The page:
A high childhood IQ is linked to subsequent illegal drug use, particularly among women, suggests research published published Monday in the Journal of Epidemiology and Community Health.
The authors base their findings on data from just under 8,000 people in the 1970 British Cohort Study, a large ongoing population based study, which looks at lifetime drug use, socioeconomic factors, and education.
The IQ scores of the participants were measured at the ages of 5 and 10 years and information was gathered on drug use at the age of 16, and again at 30.
Drug use included marijuana, cocaine, amphetamines, sedatives, LSD, and heroin.
When intelligence was factored in, the analysis showed that men with high IQ scores at the age of 5 were around 50 percent more likely to have used amphetamines, ecstasy, and several illicit drugs than those with low scores, 25 years later.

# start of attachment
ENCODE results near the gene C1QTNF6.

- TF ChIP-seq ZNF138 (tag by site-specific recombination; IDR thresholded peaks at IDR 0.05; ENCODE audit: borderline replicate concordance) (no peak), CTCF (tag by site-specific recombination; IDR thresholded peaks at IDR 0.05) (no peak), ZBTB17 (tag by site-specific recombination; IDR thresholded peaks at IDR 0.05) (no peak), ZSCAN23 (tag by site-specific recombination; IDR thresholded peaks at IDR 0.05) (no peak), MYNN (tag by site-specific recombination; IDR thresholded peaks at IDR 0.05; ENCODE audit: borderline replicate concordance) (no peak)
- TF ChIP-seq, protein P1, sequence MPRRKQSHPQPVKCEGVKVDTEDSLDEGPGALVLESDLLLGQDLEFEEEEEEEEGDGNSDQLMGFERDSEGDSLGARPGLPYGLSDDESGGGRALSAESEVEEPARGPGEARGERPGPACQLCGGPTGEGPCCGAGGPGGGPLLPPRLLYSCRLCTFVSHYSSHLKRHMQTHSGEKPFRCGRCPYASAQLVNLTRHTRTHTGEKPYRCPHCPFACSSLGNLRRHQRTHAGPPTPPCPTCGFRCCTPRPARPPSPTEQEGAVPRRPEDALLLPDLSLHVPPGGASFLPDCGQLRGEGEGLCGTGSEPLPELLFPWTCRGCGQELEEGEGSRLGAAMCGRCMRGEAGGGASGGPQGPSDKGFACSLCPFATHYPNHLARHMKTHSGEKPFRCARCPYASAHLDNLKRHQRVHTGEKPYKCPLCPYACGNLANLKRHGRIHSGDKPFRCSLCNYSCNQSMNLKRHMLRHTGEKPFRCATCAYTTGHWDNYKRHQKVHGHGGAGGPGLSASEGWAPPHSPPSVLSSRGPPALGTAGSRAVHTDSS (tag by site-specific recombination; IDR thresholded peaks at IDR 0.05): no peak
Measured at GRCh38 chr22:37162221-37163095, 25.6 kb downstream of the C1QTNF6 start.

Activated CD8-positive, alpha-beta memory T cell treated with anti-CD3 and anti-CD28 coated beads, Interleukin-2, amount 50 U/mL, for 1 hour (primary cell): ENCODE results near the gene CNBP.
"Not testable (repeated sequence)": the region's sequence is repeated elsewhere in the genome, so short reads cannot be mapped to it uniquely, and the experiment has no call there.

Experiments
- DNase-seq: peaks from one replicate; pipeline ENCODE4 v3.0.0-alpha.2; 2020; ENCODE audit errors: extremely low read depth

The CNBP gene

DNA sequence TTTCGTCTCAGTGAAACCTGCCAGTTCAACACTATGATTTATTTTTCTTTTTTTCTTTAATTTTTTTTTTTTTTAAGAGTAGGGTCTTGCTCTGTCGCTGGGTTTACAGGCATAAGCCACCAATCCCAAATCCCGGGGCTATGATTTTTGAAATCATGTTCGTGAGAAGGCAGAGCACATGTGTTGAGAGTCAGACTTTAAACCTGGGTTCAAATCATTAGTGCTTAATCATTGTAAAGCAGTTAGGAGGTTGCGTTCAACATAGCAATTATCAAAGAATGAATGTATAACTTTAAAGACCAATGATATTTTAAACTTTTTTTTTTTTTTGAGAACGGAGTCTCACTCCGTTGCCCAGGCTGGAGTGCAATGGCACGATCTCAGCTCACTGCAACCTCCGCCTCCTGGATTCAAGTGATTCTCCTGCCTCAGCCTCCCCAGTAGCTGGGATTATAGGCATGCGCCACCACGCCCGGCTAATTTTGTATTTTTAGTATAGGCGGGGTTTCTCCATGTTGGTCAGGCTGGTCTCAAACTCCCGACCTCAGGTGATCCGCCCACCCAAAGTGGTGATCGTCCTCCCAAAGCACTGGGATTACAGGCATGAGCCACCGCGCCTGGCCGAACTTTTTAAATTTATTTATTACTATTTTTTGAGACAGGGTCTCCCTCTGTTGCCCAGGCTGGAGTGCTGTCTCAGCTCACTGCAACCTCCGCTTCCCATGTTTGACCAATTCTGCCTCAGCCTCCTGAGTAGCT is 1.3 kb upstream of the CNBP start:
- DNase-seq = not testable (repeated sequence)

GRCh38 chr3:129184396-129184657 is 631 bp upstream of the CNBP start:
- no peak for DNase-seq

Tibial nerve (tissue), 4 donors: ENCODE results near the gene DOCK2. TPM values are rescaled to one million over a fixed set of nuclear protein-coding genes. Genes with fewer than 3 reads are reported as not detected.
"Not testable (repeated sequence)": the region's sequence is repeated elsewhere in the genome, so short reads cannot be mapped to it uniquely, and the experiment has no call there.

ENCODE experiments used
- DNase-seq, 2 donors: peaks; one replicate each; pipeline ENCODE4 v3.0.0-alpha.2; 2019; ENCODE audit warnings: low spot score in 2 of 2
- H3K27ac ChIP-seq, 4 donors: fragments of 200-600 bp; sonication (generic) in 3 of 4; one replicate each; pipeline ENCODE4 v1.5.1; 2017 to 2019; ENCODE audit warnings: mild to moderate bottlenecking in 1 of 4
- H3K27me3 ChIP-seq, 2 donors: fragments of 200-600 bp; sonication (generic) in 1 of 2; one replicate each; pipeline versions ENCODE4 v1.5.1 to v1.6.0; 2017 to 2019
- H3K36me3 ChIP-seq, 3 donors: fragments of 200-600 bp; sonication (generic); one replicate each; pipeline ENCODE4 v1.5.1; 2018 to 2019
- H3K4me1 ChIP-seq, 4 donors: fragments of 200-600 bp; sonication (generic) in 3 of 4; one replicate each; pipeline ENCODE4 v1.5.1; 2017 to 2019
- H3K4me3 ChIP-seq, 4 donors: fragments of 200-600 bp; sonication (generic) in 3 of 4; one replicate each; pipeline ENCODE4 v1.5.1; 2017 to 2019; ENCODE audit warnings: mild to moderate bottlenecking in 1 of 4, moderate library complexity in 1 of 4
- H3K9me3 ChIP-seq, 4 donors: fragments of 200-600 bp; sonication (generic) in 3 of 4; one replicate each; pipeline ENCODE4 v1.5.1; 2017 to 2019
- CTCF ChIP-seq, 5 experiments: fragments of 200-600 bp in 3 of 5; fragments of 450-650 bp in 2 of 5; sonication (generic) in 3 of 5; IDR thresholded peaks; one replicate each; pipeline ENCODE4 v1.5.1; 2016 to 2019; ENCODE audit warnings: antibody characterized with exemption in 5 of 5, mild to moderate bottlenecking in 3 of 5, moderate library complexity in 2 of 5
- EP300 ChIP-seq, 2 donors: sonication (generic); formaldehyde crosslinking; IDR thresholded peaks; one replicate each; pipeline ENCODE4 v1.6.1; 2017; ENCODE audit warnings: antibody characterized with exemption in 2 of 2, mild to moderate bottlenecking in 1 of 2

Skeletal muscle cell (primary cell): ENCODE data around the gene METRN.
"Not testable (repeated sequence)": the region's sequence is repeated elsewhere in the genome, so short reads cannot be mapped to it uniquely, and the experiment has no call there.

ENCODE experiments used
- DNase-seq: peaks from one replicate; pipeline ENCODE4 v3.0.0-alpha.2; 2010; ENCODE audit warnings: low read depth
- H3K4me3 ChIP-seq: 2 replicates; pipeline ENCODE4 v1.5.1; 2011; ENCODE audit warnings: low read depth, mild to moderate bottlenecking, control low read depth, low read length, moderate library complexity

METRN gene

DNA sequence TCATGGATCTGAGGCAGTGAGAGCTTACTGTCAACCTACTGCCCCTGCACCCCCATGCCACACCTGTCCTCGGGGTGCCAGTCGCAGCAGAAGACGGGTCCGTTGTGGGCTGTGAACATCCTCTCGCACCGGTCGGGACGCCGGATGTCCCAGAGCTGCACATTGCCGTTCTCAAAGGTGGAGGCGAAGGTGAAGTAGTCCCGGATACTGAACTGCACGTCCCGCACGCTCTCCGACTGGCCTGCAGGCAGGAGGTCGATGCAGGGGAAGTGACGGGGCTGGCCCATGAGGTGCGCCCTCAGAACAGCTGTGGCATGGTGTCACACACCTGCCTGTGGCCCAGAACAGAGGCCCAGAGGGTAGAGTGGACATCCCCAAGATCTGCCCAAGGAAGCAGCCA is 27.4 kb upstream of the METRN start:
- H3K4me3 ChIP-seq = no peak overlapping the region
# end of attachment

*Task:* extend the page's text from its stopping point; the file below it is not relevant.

The link was even stronger among women, who were more than twice as likely to have used pot and cocaine as those with low IQ scores.
“Although most studies have suggested that higher child or adolescent IQ prompts the adoption of a healthy lifestyle as an adult, other studies have linked higher childhood IQ scores to excess alcohol intake and alcohol dependency in adulthood,” write the authors.
Although it is not yet clear exactly why there should be a link between high IQ and illicit drug use, the authors point to previous research, showing that highly intelligent people are open to new experiences and need stimulation.
Other research has also shown that brainy children are often easily bored and suffer at the hands of their peers for being different, “either of which could conceivably increase vulnerability to using drugs,” explain the authors.